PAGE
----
Sunday, 17 April 2011

Lakeland holiday Day 1 part 1

And so we begin our first holiday of the year to the lake district. We went to our usual campsite (castle-rigg hall) because it has magnificent views over derwentwater but not with our usual caravan, because we bought a new one! its much biggher than our last one, but does mean that me and my brother are now sleeping outside in tents because of the lack of beds.

Because its been so hot and dry recently we expected good things of the weather and on day one it was a beautiful cloudless sky that greeted us. As a result we decided to go for a walk up the very near mountain of Walla Crag which is only small, but has spectacualr views.

As we walked from the campsite, down the country lane to it I spotted a host of common garden birds, such as this sparrow, which was sat on one of the decorative bushes that lines the campsite. its funny because the lake district is one of the few places in england where sparrows are considered scarce!

Also there was this male blackbird that was digging for worms along the side of the road who was quite bold, allowing me to get quite close to it, until he eventually flew off.

there was also a dunnock in the shrubbery surrounding the base of the mountain, where there was a small stream.

And there was also a chiffchaf, doing a good impression of a a flycatcher, zipping from the tree, to ccatch a fly, to return to the tree.

On the dry stone wall there was a stunning pattern made from the yellow lichens, that engulfed entire areas of rock. Its really quite pretty, except for the lumpy grey ones that bulge out here and there.

At the top you could here skylarks singing, but really the view as the best bit. This photo was taken looking away from derwentwater and basenthwaite and towards something else which I'm not sure what it is.

Amongst the heather and billberries behind the view there was an unusual bumble bee, which i have not identified, but which was pretty stunning. in the only picture I managed, it was hiding behind a leaf.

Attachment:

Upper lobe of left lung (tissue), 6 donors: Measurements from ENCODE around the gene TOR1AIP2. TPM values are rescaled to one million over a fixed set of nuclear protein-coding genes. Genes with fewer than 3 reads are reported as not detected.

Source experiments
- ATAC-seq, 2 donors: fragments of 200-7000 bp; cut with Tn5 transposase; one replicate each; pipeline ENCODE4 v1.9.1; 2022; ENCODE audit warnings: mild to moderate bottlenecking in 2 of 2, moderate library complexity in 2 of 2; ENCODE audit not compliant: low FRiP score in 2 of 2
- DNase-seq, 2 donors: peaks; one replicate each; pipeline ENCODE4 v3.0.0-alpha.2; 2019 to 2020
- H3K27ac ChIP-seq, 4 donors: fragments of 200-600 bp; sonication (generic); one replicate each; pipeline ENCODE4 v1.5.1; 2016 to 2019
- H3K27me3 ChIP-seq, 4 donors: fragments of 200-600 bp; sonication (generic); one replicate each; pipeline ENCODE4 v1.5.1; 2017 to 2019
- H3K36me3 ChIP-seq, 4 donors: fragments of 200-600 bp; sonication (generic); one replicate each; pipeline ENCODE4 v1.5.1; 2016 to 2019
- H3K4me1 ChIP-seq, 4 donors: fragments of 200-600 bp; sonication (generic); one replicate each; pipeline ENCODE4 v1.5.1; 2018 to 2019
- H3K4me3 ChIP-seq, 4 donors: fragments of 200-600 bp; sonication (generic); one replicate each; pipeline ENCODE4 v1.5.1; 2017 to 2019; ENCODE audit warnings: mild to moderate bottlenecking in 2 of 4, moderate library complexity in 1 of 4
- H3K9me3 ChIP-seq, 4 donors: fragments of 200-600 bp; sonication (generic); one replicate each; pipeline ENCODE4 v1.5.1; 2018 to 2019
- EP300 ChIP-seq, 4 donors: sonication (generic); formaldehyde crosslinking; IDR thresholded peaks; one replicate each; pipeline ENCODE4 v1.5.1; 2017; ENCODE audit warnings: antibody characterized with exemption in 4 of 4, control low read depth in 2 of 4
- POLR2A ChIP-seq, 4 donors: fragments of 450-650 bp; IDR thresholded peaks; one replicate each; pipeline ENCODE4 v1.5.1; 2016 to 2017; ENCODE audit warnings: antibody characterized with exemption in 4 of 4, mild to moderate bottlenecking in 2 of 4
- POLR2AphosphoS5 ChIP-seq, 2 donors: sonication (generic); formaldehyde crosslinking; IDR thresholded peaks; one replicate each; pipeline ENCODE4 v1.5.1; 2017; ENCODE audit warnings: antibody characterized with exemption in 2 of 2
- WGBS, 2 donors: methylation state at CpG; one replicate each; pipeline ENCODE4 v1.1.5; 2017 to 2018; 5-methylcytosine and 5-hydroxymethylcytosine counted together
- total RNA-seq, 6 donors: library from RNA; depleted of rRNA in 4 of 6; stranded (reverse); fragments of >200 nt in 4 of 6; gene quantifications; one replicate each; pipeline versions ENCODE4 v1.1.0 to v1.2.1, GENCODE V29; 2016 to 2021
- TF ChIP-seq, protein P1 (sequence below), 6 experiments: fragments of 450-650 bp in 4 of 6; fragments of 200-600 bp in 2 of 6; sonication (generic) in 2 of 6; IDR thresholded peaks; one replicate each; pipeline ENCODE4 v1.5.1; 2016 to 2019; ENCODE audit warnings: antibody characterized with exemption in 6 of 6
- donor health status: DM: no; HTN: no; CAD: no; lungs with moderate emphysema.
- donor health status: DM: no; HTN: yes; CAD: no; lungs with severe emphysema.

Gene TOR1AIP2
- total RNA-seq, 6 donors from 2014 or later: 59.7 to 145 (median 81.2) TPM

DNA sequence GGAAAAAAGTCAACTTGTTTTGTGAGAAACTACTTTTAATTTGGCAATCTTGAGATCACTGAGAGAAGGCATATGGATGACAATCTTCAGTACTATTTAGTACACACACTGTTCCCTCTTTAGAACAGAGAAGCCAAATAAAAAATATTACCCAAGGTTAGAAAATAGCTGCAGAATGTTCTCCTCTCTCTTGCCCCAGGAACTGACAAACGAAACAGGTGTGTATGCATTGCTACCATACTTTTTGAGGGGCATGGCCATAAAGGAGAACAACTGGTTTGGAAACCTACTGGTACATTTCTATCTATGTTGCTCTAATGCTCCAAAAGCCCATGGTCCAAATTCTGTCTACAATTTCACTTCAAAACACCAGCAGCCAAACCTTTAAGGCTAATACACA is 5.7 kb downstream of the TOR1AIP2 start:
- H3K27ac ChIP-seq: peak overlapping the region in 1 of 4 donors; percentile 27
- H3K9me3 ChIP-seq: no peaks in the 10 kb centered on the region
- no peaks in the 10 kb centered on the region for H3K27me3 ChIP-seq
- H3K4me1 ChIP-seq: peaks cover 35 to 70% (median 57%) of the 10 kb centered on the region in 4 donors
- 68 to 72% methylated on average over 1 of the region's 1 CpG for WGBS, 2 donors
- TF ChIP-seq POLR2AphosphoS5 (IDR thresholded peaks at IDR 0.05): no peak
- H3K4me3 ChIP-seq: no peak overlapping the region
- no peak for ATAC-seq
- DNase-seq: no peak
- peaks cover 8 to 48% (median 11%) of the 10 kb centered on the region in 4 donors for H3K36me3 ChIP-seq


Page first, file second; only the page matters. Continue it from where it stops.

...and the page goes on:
there was also a mixed tit flock flitting between the trees accompained by some willow warblers. this coal tit was the only one who stopped for his photo to be taken!

The way back down is quite steep,and rather annoying. However, along the way there were a large number of wildflowers that were coming into blossom:

wood anenome


And woodland violet

when we reached the bottom, the dense birch woodland pattered out into open beech woodland, with some birch. There was also a lot more leaflitter, rather than a floor full off bracken and brambles. Then I heard a loud bird call and wondered if it might be a blackbird. As it so happens the culprit was not a blackbird but a blackcap, which is my first this year and the first male I have seen for some 3 years. I also managed a record shot, although it will go no further than that becuase it is rubbish.

carrying on through the woods and not on the lakeside prooved to be a good choice as a treecreeper showed up, although it scurried up the tree too quickly for to slyly approach it with the camera, so the photos are more looking up to the bird, rather than eye level with it.

A bit further on my dad spotted a wren singing on a pile of brash, so I crept up behind a tree and managed to take a few photos, although they are not great due to the fact that it was quite some distance away. However, a bit of sly creeping and the bird being distracted by singing allowed me to get much closer than i would have were it not singing!

A bit further on we spotted this ting on the path, or rather my dad did, although how I missed it is beyond me! What I am unsure of is...what is it. Obviously its about the right colour for a red spider mite, only a lot bigger! It has the body profile of a tick, so maybe its a red spider tick or something similar. If anyone knows anything about this mysterious animal, please down withold your knowledge. At my guess it is some kind of arachnid, due to its eight leggedness and that I dont know any other animals with eight legs.

As we entered the final part of our wooded walk, through the very interesting flooded forest habitat, apparently in severe danger I spotted my second blackcap of the day, in a slightly better position than the one before it.

So now, As I end this part of the day, we leave the woodland at the side of the lake to walk alongside the lake and then to go on a rowing boat around the lake to explore. Also, as a side note please keep with the posting process! its going to be a long ride for me due to the number of photos I have taken and their respectable sizes!

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